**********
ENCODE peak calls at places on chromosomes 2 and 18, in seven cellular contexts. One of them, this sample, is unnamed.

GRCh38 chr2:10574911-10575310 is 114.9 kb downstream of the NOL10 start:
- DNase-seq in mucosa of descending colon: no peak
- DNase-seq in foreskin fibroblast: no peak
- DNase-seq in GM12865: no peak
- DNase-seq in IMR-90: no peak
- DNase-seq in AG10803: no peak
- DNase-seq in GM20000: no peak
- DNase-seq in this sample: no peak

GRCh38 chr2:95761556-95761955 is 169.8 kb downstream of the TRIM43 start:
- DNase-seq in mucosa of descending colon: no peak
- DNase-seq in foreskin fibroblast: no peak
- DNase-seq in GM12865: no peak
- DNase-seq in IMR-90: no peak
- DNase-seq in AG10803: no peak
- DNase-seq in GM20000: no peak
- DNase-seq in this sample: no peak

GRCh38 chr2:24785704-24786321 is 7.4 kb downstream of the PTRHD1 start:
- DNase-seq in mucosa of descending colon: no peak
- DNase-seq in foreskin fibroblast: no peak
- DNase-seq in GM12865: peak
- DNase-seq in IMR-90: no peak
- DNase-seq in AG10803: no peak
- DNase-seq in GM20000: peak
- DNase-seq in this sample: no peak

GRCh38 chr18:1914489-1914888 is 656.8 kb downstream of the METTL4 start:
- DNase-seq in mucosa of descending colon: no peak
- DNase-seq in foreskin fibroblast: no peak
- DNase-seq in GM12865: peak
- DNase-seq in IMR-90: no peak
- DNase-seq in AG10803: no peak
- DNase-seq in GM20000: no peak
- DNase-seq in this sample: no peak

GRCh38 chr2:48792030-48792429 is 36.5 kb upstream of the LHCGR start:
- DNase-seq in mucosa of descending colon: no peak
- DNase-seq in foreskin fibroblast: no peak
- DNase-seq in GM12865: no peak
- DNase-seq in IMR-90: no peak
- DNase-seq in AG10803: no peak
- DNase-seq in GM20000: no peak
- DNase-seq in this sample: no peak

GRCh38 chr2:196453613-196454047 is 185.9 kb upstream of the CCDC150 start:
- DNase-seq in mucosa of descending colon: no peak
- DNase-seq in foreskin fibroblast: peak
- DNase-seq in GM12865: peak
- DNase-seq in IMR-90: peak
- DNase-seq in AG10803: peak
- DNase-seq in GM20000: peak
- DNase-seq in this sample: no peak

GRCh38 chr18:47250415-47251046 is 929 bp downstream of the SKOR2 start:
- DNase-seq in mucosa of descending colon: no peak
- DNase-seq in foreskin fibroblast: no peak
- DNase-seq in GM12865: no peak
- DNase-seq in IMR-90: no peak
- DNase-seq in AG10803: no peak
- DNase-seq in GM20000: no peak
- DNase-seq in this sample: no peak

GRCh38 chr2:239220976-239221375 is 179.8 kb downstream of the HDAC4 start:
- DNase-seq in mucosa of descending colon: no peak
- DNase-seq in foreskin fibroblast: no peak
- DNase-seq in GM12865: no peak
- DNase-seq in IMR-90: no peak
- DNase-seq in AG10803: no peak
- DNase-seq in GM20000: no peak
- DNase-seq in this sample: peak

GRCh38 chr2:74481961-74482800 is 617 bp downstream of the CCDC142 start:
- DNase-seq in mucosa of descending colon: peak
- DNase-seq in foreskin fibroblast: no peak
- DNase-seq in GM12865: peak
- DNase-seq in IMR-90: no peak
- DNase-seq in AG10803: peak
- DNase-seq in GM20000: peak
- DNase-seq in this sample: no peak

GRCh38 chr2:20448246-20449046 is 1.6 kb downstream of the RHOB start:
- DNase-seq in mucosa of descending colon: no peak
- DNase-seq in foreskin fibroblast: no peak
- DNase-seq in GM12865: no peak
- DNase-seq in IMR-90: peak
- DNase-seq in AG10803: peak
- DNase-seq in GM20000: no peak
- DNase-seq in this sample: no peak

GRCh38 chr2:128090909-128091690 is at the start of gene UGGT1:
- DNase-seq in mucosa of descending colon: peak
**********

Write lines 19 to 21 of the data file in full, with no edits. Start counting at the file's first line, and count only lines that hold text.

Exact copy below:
- DNase-seq in mucosa of descending colon: no peak
- DNase-seq in foreskin fibroblast: no peak
- DNase-seq in GM12865: peak